Starting salaries and temporary staff wages have risen at the sharpest rate for 24 years, a survey suggests.
According to KPMG and the Recruitment & Employment Confederation, rising economic activity is fueling strong demand for workers (REC).
Simultaneously, there are fewer candidates for jobs, resulting in significant increases in starting pay.
There is a high demand for jobs in industries such as IT, hotels, and catering.
According to a survey of 400 recruitment firms, the number of people looking for work has dropped to a near-record low.
Greater demand for staff, a high employment rate, fewer EU workers, and a lack of confidence among employees to switch roles due to the pandemic, according to recruiters, all contributed to the latest drop in candidate numbers.
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“We have all seen how labour shortages have affected our everyday lives over the last few weeks, whether it’s an empty petrol station or fewer goods on supermarket shelves,” said Neil Carberry, chief executive of the REC. The magnitude of the shortages we are witnessing cannot be explained by a single factor alone, but they pose a significant challenge to businesses’ ability to drive the UK’s prosperity in the months and years ahead.”
“It is critical that the government collaborates with business to deliver long-term growth and rising wages, rather than a crisis-driven sugar rush,” he added.
According to Claire Warnes of KPMG, the “unprecedented increase” in starting salaries is being driven by a “near record drop in candidate availability.”
“Wage growth alone is unlikely to sustain economic recovery due to a lack of levers to bring people with the right skills to where the jobs are and increase productivity,” she added.
‘Competition is fierce’
While she noted that the sharp increase in hiring activity is a “reason to be hopeful,” she also stated that “competition is fierce” because many workers lack the skills required to transfer to the most in-demand sectors.
“Reskilling and assisting people in transitioning to in-demand jobs must be expedited. Otherwise, we risk seeing these obvious labor-market tensions turn into a workforce crisis in a variety of industries “She continued.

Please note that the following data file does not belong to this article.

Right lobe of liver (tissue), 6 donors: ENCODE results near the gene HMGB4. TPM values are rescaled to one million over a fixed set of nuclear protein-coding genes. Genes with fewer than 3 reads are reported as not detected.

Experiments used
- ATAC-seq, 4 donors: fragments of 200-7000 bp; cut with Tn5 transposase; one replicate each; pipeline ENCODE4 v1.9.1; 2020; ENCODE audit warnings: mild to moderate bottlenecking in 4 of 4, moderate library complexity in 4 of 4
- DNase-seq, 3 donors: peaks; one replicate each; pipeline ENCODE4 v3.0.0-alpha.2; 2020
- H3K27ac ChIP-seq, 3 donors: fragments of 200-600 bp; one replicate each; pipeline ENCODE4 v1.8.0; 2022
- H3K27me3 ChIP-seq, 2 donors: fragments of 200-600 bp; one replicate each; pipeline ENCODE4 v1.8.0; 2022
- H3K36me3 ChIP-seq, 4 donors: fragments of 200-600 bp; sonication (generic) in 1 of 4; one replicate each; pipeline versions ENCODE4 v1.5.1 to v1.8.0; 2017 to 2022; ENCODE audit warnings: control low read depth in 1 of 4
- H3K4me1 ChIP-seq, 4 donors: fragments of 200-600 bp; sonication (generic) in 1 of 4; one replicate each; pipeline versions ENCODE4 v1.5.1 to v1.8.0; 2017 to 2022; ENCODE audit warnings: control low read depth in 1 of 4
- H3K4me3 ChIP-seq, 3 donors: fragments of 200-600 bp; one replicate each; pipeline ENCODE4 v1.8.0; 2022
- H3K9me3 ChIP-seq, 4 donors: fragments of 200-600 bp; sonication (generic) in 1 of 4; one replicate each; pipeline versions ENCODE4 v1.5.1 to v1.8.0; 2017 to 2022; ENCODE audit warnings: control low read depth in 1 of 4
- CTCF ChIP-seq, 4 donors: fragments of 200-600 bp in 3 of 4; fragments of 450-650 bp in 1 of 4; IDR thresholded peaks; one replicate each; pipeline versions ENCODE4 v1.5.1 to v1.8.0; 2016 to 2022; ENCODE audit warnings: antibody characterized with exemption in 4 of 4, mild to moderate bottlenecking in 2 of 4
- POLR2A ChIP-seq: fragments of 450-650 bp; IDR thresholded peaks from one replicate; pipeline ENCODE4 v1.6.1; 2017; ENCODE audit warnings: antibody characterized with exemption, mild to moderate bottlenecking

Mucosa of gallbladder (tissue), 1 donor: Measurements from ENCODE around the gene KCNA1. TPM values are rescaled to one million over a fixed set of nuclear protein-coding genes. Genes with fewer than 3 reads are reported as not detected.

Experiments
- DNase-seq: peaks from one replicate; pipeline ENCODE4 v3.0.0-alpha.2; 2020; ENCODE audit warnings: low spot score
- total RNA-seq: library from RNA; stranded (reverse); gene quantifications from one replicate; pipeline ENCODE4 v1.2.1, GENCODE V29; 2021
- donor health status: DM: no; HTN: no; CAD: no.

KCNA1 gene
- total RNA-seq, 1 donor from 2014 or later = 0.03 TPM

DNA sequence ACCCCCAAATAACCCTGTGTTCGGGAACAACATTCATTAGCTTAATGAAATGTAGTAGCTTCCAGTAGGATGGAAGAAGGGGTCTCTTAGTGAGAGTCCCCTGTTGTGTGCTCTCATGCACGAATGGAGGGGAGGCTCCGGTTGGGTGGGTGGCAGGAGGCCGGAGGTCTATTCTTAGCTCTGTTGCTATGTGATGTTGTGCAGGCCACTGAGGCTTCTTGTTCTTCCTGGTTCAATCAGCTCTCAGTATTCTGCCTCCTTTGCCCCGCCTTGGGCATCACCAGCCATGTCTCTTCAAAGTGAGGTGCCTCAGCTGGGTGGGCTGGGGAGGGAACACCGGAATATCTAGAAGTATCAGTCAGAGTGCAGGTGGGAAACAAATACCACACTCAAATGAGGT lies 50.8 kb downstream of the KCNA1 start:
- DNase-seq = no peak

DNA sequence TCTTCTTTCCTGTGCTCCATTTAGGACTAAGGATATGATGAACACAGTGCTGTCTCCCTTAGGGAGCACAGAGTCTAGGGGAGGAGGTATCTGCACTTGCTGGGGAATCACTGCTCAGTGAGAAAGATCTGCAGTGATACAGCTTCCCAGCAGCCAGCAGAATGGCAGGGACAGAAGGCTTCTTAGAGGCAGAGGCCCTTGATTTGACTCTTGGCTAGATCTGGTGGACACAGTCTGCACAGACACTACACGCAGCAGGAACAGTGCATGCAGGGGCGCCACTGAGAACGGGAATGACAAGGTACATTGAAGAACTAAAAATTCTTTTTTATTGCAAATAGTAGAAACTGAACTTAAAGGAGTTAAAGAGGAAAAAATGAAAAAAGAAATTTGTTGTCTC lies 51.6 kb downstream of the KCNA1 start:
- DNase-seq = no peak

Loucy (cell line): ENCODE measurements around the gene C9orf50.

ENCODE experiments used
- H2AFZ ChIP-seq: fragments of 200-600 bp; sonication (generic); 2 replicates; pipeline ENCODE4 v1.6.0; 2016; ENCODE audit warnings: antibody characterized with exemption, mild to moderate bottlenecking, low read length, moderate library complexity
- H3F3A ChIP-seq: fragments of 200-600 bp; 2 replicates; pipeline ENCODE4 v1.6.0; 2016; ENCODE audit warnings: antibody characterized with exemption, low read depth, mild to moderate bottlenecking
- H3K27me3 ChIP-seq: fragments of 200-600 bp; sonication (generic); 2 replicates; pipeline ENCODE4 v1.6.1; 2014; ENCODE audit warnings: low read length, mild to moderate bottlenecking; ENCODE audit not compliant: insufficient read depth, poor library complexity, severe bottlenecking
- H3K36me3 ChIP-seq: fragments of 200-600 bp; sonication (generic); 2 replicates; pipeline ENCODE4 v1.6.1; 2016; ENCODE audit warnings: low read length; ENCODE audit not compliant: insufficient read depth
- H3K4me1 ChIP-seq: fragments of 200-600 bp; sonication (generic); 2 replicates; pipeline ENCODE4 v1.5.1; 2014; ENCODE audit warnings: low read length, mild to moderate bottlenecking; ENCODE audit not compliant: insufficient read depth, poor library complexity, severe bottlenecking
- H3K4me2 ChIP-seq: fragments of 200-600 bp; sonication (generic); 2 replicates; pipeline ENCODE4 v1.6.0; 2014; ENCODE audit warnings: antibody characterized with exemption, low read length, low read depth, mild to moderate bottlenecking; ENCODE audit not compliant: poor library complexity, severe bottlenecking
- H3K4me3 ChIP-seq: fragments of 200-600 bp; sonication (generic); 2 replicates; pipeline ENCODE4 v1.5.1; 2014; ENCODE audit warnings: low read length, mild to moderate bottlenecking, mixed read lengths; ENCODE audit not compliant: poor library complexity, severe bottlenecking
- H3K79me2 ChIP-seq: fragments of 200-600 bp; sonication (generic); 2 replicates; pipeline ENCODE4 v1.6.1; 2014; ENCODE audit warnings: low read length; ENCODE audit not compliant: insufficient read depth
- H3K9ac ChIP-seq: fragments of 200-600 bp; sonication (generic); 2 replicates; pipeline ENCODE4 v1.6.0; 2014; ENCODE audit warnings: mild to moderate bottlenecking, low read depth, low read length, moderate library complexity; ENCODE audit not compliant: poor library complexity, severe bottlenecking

Robert Walters Group, an international recruiting firm with offices in the United Kingdom, Asia, and Australia, also stated that “competition for talent is fierce” at the moment.
On Thursday, Robert Walters, CEO of the Robert Walters Group, which recruits for jobs such as lawyers, accountants, and IT professionals, told the BBC’s Today programme that “there are shortages in pretty much any country you care to name.”
The company has raised its profit forecast for the year.
Mr. Walters stated that skills are in higher demand because “every job is becoming more complicated.”
According to his data, sectors such as law and accounting are also experiencing increased demand, and he claims that law firms are now paying newly qualified lawyers £150,000 per year or more, which he describes as “unheard of.”
‘Significant’ wages increases
“We’re seeing a 20% increase in wage inflation… We’ve had 100 percent success rates, so it’s a good sign “ficant,” he continued.
Lord Wolfson, the CEO of Next, warned this week that warehouse and logistics staffing is under pressure.
He stated that the retailer was struggling because staff were not available in the required locations and seasonal workers were difficult to find.
Lord Wolfson advocated for businesses to be able to obtain visas for skills that they “desperately need,” and he suggested that they pay UK workers the same as overseas workers.
To make this competitive, he argued that businesses should pay a “visa tax on top – say, 7% of wages.”
Following that, Lord Wolfson stated that warehouse wages had increased by around 60% in the last ten years, and Christmas wages had increased by 70%, and that “wages have already gone up significantly.”
But, he said the firm was still finding that there were not enough workers in particular areas who wanted to move for short periods of time.
The most recent figures from the Office for National Statistics suggested that growth might be stalling, with real wages – a measure that takes account of rising prices – looking lower in July than they were in April.
There was also a jump in inflation reported for August as well as rising energy prices.
In the early months of the pandemic, average earnings fell as people were furloughed, which meant that their pay fell or they worked fewer hours.
The annual figures we are now seeing are compared to early in the pandemic, which magnifies the wage increase.
Throughout the pandemic, more low-wage workers have been laid off than high-wage workers, implying that average earnings have increased.
According to the Resolution Foundation, there are also 2.6 million workers affected by the public sector pay freeze who will not benefit from wage increases.